Skip to main content
Open Access Publications from the University of California

Fleeting Fictions: Film Technology, Adaptation, and a History of the Hollywood Novel, 1920-1950

  • Author(s): Gautreau, Justin Richard
  • Advisor(s): Kinney, Katherine
  • et al.

"Fleeting Fictions" argues that novels central to the genre of Hollywood fiction engaged with film’s technological ramifications as a method of countering the studio system’s promotional image of itself. My use of the word “technology” refers not only to the technical infrastructure of film production but also to the more figurative technologies surrounding Hollywood, specifically the Hays Office responding to celebrity scandal off screen while attempting to regulate content on screen.

The first half of this dissertation examines fiction of the 1920s and early 1930s that responded to film’s technological restrictions. Chapter 1, for instance, argues that the extra-girl novels of the 1920s viewed cinema’s lack of sound as linked to the broader forms of silence restricting women in the industry, while Chapter 2 argues that the hard-boiled detective novels of the late 1920s and early 1930s likened Hollywood Boulevard to an expansive soundstage where stars performed their studio-mandated “morals clause.” In their attempts to tap into the commercial potential of these behind-the-scenes narratives, the studios adapted several of the novels into sugarcoated films once they had the technological tools to do so, which in part doomed some novels to obscurity.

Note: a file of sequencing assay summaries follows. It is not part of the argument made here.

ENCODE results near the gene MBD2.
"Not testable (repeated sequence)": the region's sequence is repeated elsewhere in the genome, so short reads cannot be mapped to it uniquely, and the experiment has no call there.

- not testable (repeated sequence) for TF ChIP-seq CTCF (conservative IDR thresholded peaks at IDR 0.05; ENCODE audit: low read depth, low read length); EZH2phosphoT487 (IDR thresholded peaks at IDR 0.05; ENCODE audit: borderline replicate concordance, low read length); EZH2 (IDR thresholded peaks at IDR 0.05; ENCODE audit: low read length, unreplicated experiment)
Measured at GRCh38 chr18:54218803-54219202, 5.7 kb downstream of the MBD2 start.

The second half of this dissertation examines texts that respond to the industry’s technological abundance with the rise of three-strip technicolor in the mid-1930s. Bringing the forgotten texts of the first half of the dissertation to bear on more canonical texts, Chapter 3 argues that fiction from 1939 pushed for an understanding of technicolor film as aesthetically rooted in Southern California boosterism and its political agenda to normalize whiteness. Such a literary critique prefigured film noir of the 1940s and 1950s. Chapter 4 argues that Los Angeles noir inherited the tradition of the Hollywood novel by engaging with the technological excess of the studio system. In so doing, however, film noir came to eclipse the function of the Hollywood novel.

Main Content
Current View